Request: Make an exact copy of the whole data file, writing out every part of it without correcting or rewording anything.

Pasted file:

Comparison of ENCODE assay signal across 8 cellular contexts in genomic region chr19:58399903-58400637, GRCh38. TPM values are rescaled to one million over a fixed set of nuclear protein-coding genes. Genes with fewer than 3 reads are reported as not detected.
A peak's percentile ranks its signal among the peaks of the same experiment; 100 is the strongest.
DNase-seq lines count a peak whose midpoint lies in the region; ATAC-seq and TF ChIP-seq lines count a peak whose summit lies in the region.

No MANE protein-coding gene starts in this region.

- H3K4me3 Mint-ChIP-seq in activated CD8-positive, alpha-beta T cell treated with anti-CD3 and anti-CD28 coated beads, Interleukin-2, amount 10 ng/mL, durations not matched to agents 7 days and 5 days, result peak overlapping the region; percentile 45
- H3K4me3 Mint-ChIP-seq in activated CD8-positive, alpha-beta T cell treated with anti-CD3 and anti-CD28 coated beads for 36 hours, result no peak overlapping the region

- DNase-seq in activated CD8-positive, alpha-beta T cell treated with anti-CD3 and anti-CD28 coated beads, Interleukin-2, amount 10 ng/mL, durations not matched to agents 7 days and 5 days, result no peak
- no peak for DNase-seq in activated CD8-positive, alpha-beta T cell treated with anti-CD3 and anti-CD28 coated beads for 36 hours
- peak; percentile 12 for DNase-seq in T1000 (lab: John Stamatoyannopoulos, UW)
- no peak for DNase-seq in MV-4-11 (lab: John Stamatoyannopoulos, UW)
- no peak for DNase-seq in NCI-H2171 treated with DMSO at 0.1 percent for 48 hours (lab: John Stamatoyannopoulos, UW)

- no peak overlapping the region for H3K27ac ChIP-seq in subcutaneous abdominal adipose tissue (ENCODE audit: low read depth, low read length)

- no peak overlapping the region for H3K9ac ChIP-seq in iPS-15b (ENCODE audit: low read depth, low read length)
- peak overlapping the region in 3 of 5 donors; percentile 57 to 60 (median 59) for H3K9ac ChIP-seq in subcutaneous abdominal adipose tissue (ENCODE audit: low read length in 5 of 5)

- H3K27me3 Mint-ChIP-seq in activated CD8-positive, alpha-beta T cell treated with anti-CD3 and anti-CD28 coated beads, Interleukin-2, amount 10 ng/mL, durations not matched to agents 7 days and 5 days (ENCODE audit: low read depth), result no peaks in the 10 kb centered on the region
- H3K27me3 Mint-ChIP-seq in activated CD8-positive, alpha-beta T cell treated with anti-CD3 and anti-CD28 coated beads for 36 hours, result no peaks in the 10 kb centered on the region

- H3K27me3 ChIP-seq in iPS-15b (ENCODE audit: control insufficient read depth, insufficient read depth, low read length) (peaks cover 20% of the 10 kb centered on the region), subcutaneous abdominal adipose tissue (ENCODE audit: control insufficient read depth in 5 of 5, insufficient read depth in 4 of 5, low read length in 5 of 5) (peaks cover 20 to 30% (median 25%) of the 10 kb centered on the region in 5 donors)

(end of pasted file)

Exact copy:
Comparison of ENCODE assay signal across 8 cellular contexts in genomic region chr19:58399903-58400637, GRCh38. TPM values are rescaled to one million over a fixed set of nuclear protein-coding genes. Genes with fewer than 3 reads are reported as not detected.
A peak's percentile ranks its signal among the peaks of the same experiment; 100 is the strongest.
DNase-seq lines count a peak whose midpoint lies in the region; ATAC-seq and TF ChIP-seq lines count a peak whose summit lies in the region.

No MANE protein-coding gene starts in this region.

- H3K4me3 Mint-ChIP-seq in activated CD8-positive, alpha-beta T cell treated with anti-CD3 and anti-CD28 coated beads, Interleukin-2, amount 10 ng/mL, durations not matched to agents 7 days and 5 days, result peak overlapping the region; percentile 45
- H3K4me3 Mint-ChIP-seq in activated CD8-positive, alpha-beta T cell treated with anti-CD3 and anti-CD28 coated beads for 36 hours, result no peak overlapping the region

- DNase-seq in activated CD8-positive, alpha-beta T cell treated with anti-CD3 and anti-CD28 coated beads, Interleukin-2, amount 10 ng/mL, durations not matched to agents 7 days and 5 days, result no peak
- no peak for DNase-seq in activated CD8-positive, alpha-beta T cell treated with anti-CD3 and anti-CD28 coated beads for 36 hours
- peak; percentile 12 for DNase-seq in T1000 (lab: John Stamatoyannopoulos, UW)
- no peak for DNase-seq in MV-4-11 (lab: John Stamatoyannopoulos, UW)
- no peak for DNase-seq in NCI-H2171 treated with DMSO at 0.1 percent for 48 hours (lab: John Stamatoyannopoulos, UW)

- no peak overlapping the region for H3K27ac ChIP-seq in subcutaneous abdominal adipose tissue (ENCODE audit: low read depth, low read length)

- no peak overlapping the region for H3K9ac ChIP-seq in iPS-15b (ENCODE audit: low read depth, low read length)
- peak overlapping the region in 3 of 5 donors; percentile 57 to 60 (median 59) for H3K9ac ChIP-seq in subcutaneous abdominal adipose tissue (ENCODE audit: low read length in 5 of 5)

- H3K27me3 Mint-ChIP-seq in activated CD8-positive, alpha-beta T cell treated with anti-CD3 and anti-CD28 coated beads, Interleukin-2, amount 10 ng/mL, durations not matched to agents 7 days and 5 days (ENCODE audit: low read depth), result no peaks in the 10 kb centered on the region
- H3K27me3 Mint-ChIP-seq in activated CD8-positive, alpha-beta T cell treated with anti-CD3 and anti-CD28 coated beads for 36 hours, result no peaks in the 10 kb centered on the region

- H3K27me3 ChIP-seq in iPS-15b (ENCODE audit: control insufficient read depth, insufficient read depth, low read length) (peaks cover 20% of the 10 kb centered on the region), subcutaneous abdominal adipose tissue (ENCODE audit: control insufficient read depth in 5 of 5, insufficient read depth in 4 of 5, low read length in 5 of 5) (peaks cover 20 to 30% (median 25%) of the 10 kb centered on the region in 5 donors)